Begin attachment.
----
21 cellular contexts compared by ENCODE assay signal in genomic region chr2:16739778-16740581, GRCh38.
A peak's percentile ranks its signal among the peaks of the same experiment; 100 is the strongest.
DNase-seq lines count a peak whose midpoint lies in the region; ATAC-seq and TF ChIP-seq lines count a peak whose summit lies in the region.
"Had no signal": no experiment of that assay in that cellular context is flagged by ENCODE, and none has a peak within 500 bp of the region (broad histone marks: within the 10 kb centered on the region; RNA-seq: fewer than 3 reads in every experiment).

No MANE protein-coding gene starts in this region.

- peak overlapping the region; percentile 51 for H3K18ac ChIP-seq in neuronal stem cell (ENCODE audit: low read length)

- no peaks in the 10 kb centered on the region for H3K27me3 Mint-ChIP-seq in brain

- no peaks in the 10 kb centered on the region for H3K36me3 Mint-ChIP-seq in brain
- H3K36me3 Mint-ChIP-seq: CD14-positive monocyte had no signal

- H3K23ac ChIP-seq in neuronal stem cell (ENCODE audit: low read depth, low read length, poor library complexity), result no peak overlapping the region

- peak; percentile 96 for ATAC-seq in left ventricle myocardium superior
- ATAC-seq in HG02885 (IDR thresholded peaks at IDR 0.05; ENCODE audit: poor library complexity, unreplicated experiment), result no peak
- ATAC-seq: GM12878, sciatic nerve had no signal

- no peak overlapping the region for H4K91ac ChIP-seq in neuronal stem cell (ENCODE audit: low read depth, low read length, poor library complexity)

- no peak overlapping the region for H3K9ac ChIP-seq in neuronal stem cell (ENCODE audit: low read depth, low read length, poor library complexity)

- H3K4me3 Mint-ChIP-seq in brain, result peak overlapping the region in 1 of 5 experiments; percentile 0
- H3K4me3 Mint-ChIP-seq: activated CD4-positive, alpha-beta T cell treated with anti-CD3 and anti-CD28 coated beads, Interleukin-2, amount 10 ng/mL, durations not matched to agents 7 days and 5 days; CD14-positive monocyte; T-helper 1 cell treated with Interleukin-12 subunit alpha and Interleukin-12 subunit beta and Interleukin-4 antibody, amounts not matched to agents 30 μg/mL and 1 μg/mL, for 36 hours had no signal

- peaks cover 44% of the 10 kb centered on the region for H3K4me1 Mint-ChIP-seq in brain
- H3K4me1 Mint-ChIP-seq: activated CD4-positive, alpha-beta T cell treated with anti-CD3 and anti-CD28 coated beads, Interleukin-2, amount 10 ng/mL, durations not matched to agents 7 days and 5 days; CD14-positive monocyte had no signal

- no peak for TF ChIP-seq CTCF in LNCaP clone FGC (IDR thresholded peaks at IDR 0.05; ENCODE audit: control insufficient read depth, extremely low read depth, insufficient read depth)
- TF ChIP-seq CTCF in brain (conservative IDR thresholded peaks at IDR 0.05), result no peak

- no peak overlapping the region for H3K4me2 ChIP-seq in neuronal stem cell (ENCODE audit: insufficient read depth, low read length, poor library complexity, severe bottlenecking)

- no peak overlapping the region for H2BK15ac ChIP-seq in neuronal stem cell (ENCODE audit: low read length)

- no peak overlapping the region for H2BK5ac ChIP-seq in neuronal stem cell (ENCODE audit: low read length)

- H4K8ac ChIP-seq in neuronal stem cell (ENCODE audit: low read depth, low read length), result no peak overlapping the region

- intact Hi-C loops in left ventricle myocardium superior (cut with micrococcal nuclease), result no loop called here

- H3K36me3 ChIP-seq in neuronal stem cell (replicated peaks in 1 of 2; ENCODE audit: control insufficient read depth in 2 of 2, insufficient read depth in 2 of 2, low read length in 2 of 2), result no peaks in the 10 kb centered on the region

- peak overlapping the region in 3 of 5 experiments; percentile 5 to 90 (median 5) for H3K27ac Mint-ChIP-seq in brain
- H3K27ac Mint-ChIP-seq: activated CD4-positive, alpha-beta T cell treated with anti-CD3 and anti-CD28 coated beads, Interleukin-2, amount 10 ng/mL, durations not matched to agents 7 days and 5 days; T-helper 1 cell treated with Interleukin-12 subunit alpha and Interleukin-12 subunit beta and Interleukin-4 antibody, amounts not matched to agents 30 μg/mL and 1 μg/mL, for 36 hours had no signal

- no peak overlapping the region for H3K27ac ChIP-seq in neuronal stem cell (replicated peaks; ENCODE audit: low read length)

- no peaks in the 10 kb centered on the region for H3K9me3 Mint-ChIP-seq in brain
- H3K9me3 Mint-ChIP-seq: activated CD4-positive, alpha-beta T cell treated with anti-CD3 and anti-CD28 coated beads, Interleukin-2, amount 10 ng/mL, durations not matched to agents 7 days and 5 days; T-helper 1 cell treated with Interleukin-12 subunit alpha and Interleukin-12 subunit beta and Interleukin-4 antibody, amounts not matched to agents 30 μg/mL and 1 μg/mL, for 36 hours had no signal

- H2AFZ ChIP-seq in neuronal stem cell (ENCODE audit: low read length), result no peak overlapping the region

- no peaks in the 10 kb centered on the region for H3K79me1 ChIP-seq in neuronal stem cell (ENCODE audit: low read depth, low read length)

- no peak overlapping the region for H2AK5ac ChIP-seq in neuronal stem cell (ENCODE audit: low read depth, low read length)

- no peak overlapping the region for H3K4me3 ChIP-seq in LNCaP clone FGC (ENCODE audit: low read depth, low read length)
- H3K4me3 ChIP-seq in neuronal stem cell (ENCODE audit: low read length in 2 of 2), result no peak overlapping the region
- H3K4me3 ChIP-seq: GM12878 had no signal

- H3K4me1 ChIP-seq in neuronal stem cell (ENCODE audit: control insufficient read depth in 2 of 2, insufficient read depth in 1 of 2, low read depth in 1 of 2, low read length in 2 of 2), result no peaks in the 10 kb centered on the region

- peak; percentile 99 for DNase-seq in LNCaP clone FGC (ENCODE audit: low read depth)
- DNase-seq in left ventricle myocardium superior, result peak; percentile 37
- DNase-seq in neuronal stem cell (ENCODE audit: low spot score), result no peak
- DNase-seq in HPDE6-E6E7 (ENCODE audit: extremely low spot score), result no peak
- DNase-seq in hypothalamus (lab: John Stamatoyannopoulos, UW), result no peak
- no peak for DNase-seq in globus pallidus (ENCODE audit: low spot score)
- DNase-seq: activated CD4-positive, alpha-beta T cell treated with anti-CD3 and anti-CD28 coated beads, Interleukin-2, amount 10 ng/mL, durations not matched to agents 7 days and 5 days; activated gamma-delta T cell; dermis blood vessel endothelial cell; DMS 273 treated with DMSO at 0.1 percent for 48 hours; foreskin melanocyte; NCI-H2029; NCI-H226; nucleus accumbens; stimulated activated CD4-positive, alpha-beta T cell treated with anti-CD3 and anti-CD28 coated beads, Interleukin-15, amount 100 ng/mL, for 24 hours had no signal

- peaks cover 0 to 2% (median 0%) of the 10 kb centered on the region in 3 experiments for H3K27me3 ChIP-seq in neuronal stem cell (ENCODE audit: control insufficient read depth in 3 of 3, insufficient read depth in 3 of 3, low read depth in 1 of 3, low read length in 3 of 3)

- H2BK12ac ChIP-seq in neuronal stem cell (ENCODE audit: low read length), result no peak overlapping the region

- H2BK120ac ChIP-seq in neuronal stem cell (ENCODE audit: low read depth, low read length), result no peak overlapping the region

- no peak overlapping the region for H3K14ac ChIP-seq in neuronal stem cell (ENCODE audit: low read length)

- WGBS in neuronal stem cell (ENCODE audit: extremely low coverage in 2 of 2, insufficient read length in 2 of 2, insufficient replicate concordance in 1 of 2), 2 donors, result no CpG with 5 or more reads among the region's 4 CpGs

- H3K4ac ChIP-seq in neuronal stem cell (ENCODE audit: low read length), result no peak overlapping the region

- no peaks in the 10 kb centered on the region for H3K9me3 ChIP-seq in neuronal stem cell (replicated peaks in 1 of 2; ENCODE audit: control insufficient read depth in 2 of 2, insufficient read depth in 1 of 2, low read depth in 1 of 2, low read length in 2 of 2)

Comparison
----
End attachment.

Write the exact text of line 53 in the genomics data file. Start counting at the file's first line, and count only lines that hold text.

- no peaks in the 10 kb centered on the region for H3K9me3 ChIP-seq in neuronal stem cell (replicated peaks in 1 of 2; ENCODE audit: control insufficient read depth in 2 of 2, insufficient read depth in 1 of 2, low read depth in 1 of 2, low read length in 2 of 2)